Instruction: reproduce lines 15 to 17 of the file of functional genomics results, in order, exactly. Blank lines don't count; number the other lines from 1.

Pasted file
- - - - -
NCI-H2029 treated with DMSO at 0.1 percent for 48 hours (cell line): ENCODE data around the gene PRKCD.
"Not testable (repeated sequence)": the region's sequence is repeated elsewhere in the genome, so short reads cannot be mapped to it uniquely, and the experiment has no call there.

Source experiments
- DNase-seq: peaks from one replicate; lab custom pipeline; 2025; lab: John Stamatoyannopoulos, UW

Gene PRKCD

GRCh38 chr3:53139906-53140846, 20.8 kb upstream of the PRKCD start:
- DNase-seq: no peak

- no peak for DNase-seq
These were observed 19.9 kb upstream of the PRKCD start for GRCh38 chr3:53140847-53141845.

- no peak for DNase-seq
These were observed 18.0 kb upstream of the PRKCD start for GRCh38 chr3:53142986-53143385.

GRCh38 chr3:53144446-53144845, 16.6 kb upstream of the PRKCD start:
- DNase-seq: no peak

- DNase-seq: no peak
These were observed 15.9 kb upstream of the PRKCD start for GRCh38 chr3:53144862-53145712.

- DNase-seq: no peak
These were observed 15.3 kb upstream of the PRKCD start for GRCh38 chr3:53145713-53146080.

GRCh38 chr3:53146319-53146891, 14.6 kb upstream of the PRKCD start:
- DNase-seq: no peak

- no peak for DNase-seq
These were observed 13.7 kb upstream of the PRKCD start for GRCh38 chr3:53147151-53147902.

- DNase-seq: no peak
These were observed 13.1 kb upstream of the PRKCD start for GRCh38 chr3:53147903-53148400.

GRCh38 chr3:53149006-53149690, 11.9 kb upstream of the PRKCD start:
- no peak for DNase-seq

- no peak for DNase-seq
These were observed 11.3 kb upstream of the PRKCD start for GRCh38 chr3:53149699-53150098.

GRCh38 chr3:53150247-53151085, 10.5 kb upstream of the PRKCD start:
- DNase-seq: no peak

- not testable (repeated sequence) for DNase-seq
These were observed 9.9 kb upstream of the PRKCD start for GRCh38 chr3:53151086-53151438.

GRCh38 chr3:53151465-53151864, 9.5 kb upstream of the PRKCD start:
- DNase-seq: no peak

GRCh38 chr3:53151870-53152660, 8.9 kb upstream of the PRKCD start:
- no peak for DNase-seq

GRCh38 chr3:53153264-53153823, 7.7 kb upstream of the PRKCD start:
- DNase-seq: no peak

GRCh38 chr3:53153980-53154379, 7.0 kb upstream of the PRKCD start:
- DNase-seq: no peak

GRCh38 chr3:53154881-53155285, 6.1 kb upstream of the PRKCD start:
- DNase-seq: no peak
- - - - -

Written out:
These were observed 15.9 kb upstream of the PRKCD start for GRCh38 chr3:53144862-53145712.

- DNase-seq: no peak
These were observed 15.3 kb upstream of the PRKCD start for GRCh38 chr3:53145713-53146080.